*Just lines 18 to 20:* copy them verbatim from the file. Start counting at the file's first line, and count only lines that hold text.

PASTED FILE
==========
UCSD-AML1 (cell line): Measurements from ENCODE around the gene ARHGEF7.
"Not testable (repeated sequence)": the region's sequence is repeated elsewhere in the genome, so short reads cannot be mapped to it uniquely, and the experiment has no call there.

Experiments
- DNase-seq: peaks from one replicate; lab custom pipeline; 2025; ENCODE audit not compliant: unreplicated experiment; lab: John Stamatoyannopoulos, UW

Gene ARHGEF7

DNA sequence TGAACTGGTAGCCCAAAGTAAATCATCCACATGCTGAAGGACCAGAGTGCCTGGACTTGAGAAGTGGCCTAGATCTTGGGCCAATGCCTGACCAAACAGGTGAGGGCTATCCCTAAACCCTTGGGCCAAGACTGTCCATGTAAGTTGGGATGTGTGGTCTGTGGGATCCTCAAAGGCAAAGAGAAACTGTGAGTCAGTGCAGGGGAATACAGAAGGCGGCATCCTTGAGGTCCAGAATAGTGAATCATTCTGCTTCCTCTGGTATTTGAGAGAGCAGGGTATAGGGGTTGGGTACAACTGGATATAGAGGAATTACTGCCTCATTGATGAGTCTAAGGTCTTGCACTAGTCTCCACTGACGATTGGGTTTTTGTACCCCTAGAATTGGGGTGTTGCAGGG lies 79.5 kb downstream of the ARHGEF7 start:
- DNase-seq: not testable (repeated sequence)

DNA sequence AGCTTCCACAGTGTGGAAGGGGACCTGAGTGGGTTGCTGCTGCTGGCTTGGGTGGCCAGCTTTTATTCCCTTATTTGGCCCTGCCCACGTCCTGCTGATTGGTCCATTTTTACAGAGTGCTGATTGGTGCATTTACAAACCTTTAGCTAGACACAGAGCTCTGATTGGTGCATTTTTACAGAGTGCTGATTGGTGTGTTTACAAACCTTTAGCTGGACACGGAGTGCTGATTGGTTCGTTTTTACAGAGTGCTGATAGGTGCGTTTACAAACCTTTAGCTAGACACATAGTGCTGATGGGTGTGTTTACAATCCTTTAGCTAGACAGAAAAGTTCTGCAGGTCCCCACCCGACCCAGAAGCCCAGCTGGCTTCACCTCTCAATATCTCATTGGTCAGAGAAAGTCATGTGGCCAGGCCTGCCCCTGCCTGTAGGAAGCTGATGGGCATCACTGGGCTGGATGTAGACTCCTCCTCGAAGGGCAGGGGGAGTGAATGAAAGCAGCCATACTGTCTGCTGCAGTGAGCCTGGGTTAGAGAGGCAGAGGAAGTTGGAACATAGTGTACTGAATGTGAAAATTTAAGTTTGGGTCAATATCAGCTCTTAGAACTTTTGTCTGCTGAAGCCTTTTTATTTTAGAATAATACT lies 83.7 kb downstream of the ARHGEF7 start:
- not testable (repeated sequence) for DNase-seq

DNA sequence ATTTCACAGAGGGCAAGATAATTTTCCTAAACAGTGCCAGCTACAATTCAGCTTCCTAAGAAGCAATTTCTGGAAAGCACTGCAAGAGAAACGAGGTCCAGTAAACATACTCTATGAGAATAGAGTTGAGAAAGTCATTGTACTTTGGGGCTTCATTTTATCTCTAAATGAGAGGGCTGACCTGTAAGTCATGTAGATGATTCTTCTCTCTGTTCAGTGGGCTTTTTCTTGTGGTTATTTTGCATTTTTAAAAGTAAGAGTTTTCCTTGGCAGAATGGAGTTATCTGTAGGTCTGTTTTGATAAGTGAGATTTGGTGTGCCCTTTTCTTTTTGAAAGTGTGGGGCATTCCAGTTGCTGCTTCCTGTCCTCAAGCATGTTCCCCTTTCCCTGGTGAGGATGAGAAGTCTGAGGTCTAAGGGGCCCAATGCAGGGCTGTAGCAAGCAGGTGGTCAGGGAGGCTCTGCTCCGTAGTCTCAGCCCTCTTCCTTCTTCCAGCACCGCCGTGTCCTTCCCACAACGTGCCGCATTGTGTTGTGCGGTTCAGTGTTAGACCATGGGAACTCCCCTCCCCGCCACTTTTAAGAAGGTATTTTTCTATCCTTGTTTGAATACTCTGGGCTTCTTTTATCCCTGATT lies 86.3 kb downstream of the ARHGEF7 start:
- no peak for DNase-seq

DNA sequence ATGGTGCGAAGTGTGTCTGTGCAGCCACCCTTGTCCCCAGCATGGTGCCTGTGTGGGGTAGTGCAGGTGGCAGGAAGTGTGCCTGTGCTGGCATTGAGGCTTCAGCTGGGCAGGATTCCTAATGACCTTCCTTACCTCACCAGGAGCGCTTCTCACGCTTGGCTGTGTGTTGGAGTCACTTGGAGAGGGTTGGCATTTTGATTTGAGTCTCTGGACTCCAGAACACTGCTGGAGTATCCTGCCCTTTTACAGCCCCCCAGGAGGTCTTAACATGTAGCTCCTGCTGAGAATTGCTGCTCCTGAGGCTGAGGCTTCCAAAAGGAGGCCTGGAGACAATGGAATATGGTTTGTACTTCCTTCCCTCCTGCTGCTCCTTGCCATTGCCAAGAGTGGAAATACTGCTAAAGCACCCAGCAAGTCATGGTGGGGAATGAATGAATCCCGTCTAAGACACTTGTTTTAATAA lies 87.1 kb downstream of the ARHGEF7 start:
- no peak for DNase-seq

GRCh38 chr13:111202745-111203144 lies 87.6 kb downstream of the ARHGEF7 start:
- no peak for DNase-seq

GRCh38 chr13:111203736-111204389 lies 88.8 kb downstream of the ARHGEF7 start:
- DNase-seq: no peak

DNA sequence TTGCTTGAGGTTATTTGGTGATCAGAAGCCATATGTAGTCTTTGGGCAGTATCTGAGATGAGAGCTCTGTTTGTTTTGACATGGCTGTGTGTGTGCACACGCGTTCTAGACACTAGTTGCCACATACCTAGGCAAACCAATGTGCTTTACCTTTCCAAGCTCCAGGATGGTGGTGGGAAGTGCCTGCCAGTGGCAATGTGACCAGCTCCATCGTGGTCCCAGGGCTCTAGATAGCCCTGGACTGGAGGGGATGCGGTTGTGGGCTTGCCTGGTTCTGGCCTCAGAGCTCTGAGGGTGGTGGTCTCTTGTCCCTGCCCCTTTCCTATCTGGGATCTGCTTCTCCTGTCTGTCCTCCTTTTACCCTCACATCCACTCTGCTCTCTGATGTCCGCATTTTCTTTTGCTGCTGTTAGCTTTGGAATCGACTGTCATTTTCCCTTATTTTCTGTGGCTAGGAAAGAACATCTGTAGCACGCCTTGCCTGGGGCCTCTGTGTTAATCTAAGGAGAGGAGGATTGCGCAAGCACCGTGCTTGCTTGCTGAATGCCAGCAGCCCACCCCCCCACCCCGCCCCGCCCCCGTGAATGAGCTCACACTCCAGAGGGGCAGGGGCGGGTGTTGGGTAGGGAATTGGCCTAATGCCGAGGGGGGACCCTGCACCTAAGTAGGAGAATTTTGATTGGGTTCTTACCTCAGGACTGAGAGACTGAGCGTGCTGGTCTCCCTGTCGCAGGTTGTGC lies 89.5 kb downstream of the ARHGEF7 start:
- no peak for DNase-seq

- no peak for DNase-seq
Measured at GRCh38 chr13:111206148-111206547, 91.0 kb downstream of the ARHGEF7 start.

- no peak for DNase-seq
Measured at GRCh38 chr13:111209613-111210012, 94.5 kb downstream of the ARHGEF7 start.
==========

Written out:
DNA sequence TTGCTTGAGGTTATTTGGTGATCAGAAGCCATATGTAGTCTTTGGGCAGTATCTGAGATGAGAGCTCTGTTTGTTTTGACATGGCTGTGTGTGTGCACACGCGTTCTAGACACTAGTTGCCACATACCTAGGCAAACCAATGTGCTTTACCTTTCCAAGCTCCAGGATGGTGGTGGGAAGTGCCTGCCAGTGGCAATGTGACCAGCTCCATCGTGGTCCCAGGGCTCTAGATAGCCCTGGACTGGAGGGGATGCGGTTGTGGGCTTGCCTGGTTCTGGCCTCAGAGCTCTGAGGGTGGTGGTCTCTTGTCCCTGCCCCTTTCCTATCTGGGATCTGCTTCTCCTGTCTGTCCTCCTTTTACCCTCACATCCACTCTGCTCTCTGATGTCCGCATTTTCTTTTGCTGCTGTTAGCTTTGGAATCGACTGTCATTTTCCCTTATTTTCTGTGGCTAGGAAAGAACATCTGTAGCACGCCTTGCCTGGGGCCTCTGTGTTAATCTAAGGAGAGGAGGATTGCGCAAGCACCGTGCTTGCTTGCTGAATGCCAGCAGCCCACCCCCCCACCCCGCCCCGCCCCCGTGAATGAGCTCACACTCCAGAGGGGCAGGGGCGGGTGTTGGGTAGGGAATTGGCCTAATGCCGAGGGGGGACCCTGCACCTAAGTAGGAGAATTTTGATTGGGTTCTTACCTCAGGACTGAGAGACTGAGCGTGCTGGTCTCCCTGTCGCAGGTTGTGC lies 89.5 kb downstream of the ARHGEF7 start:
- no peak for DNase-seq

- no peak for DNase-seq